Palo Alto homeless community gets reprieve as vehicle dwelling ban is delayed
The Palo Alto City Council voted unanimously Monday to delay enforcement of an ordinance that would make it illegal for people to live in their vehicles on public streets and parking lots.
The ordinance was scheduled to take effect Jan. 6, but the council decided to hold off until the Ninth Circuit Court of Appeals rules on a similar law in Los Angeles.
Carrie LeRoy, a San Francisco attorney, had threatened to sue if the city’s vehicle dwelling legislation took effect before the court issued its opinion. LeRoy is representing 84-year-old James Russaw and his 68-year-old wife, Susan, as well as two other homeless people. The Russaws have lived in a forest-green SUV parked behind the Cubberley Community Center since last December, when they left their one-bedroom Palo Alto apartment because the monthly rent was increased from $800 a month to $1,200.
Susan Russaw calls the city’s ordinance a criminalization of “people who are down on their luck temporarily.”
The parking area behind the community center has come under scrutiny in recent months. City officials said they received resident complaints about homeless people staying there — in some cases, the complaints described public urination, fights, and suspected drug and alcohol use.
“We feel this [ordinance] is an appropriate response to a problem we are facing in the community,“ said City Council member Larry Klein, who believes that homelessness needs to be addressed as a regional issue.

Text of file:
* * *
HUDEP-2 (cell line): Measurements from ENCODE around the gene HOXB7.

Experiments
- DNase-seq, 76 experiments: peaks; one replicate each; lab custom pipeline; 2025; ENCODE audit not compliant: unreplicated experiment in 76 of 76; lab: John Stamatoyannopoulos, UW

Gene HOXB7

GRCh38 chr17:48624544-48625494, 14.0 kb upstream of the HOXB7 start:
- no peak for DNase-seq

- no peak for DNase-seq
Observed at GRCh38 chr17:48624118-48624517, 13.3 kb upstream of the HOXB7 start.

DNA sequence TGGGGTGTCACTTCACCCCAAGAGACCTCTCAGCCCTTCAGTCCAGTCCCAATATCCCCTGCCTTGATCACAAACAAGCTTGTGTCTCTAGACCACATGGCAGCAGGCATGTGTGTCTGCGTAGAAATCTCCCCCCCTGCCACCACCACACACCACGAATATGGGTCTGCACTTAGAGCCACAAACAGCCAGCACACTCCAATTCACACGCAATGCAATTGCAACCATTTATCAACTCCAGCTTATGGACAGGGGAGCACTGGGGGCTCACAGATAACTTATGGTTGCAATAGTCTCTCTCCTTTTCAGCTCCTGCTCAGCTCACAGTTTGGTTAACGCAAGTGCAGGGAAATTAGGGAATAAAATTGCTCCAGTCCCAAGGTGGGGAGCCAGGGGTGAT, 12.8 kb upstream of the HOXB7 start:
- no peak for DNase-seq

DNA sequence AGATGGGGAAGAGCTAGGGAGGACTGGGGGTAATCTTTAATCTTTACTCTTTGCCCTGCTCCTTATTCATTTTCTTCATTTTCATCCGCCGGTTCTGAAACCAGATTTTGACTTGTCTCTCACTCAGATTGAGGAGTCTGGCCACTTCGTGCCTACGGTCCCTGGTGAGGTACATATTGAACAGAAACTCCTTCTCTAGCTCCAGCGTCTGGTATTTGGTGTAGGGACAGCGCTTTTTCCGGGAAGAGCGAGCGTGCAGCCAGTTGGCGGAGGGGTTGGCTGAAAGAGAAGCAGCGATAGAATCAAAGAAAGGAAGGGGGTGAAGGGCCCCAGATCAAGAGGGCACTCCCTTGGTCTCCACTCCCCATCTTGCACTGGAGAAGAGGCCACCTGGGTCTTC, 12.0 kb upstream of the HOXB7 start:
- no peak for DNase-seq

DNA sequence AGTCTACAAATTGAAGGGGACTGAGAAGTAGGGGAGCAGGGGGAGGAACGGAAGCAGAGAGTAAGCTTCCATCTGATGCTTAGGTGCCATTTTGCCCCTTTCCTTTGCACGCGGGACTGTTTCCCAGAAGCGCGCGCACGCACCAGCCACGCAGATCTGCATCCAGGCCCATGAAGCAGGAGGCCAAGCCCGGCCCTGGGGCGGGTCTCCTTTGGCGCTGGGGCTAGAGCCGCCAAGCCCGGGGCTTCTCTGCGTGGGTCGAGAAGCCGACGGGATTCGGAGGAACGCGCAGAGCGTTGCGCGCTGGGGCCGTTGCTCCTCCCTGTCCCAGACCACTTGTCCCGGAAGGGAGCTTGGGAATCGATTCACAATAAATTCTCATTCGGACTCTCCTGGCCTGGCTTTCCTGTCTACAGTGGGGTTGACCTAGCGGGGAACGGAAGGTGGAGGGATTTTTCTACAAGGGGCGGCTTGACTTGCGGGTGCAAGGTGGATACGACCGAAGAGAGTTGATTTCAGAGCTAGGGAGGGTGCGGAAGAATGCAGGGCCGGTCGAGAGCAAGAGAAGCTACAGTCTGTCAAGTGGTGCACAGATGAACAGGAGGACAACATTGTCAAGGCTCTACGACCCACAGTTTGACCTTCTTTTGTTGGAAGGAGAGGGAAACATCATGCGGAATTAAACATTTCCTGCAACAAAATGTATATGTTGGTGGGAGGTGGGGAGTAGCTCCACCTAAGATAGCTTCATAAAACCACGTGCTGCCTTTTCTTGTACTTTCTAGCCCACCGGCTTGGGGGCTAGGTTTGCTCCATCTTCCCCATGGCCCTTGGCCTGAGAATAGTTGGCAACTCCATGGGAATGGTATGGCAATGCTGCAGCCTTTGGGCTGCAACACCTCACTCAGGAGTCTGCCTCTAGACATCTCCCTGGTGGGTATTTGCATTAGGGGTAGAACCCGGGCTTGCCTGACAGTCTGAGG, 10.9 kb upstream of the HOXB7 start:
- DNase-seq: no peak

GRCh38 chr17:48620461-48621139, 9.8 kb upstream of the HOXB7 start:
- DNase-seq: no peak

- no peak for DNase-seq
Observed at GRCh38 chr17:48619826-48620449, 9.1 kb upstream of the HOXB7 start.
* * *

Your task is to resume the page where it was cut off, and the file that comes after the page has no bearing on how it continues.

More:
Klein challenged recent census data pinpointing the number of homeless people in Palo Alto at 145. Counting the homeless population in any given area is misleading because of the fluidity of travel between cities, he said.
Monday’s council meeting came on the heels of one of the coldest stretches of Palo Alto weather in recent memory, with nighttime temperatures dipping below freezing. Earlier this month, the county medical examiner’s office announced that four homeless people in Santa Clara County died due to exposure to the cold.
LeRoy, working pro bono for the Russaws, recently met with Palo Alto City Attorney Molly Stump. Palo Alto’s vehicle dwelling ordinance will encourage homeless people to sleep outside, LeRoy has argued, and is unnecessary because existing laws extend far enough to account for anti-social behavior.
“What this law in effect does is it forces these people either out of your city or onto the ground,” said LeRoy, adding that there are inadequate resources for homeless people in Santa Clara County.
Some have used public transportation as a form of temporary shelter. In the early hours of the morning, homeless people can be found using the 22-line bus between San Jose and Palo Alto as a mobile motel, squeezing short bursts of sleep during the bumpy bus ride.
Advocates for the homeless point to this as evidence of a lack of both adequate shelters and subsidized housing. LeRoy said the Russaws have been on waiting lists for subsidized housing for years.
“A lot of people think that if you can get people out of their cars, they’re going to get help and resources,” she said. “What people don’t understand is that there are not enough resources, there aren’t enough beds in all of Santa Clara County.”
LeRoy applauded the council’s decision to delay enforcement of the ordinance: “I think the city made a very smart decision to avoid going to court.”
Listen to reporter Thomas Johnson explain the story behind the story on KZSU Stanford’s “Peninsula Report” radio show with host Eliza Ridgeway: